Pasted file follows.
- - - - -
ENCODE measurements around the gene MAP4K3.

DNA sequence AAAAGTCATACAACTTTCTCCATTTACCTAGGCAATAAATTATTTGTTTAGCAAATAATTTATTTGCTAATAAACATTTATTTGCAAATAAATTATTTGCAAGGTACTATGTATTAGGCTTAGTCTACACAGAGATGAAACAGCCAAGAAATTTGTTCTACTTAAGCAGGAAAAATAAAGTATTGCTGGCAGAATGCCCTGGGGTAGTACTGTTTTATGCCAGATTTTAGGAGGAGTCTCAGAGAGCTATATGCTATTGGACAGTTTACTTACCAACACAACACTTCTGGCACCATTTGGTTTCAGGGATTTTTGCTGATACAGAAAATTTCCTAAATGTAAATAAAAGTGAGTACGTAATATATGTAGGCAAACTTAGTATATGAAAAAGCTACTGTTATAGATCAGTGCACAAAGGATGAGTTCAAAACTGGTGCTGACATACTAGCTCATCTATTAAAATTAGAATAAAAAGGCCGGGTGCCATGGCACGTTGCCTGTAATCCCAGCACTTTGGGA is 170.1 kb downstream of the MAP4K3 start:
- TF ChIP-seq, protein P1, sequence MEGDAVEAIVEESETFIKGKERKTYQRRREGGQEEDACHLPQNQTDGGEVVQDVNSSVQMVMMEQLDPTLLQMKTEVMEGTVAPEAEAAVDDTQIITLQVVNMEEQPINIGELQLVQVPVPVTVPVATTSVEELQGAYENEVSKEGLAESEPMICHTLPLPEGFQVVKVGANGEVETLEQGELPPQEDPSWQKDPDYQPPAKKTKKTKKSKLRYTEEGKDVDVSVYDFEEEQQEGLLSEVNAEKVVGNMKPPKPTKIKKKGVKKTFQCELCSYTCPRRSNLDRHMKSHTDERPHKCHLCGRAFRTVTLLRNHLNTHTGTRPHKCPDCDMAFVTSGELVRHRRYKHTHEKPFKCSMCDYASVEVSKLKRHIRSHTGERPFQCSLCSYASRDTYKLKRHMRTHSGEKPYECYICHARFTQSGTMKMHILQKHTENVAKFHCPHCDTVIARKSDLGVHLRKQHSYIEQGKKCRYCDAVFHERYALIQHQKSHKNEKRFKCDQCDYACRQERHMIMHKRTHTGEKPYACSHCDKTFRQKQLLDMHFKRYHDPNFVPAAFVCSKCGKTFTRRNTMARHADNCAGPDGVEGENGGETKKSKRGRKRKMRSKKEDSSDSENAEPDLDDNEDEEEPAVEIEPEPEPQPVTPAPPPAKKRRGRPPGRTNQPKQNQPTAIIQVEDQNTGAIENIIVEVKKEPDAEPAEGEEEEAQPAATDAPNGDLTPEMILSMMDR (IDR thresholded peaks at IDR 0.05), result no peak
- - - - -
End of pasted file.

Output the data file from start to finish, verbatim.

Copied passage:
ENCODE measurements around the gene MAP4K3.

DNA sequence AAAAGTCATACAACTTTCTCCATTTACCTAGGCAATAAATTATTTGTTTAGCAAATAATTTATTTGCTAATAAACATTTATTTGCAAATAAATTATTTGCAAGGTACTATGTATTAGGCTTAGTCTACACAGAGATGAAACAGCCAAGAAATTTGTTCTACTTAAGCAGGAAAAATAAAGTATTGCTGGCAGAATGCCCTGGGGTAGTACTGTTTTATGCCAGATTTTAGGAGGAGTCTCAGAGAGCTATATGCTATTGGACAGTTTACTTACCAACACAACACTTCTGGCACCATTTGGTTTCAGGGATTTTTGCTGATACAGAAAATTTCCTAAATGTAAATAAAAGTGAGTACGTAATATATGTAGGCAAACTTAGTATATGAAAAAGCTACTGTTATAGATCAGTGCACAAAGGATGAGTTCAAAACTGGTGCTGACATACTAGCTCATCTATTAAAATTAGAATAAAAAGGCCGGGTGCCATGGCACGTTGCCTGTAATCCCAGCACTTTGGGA is 170.1 kb downstream of the MAP4K3 start:
- TF ChIP-seq, protein P1, sequence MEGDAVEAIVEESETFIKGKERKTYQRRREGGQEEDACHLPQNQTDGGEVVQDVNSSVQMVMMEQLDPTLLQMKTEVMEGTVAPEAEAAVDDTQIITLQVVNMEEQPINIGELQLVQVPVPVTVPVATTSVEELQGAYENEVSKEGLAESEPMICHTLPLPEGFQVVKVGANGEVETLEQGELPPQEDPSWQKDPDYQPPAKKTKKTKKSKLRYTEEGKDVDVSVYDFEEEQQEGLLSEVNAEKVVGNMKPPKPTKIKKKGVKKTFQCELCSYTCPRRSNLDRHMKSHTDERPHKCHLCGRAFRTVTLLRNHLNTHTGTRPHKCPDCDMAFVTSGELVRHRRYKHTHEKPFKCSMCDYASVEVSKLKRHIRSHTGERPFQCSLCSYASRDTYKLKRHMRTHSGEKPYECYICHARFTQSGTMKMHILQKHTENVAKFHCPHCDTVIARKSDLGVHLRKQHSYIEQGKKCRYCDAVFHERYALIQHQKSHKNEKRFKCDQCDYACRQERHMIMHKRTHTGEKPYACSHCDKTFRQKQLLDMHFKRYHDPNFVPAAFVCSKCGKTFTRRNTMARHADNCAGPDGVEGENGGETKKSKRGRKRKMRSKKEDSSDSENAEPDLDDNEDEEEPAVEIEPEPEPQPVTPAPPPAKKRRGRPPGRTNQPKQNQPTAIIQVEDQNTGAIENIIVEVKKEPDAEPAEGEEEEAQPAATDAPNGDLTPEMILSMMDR (IDR thresholded peaks at IDR 0.05), result no peak